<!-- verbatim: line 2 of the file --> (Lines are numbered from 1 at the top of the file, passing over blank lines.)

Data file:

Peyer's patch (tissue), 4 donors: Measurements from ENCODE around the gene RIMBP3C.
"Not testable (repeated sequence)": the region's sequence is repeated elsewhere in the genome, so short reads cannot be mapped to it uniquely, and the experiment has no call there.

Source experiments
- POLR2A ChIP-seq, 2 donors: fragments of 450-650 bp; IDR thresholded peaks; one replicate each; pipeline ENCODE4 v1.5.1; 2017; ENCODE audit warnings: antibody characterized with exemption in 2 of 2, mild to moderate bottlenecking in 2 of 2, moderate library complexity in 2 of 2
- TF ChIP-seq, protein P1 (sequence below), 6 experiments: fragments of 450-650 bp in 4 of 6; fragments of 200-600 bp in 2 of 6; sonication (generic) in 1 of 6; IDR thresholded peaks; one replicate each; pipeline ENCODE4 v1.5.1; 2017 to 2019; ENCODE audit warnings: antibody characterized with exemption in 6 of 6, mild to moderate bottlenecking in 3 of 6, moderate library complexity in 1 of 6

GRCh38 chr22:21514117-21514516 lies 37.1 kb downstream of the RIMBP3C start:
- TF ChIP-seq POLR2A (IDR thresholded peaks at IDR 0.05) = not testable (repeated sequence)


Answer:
"Not testable (repeated sequence)": the region's sequence is repeated elsewhere in the genome, so short reads cannot be mapped to it uniquely, and the experiment has no call there.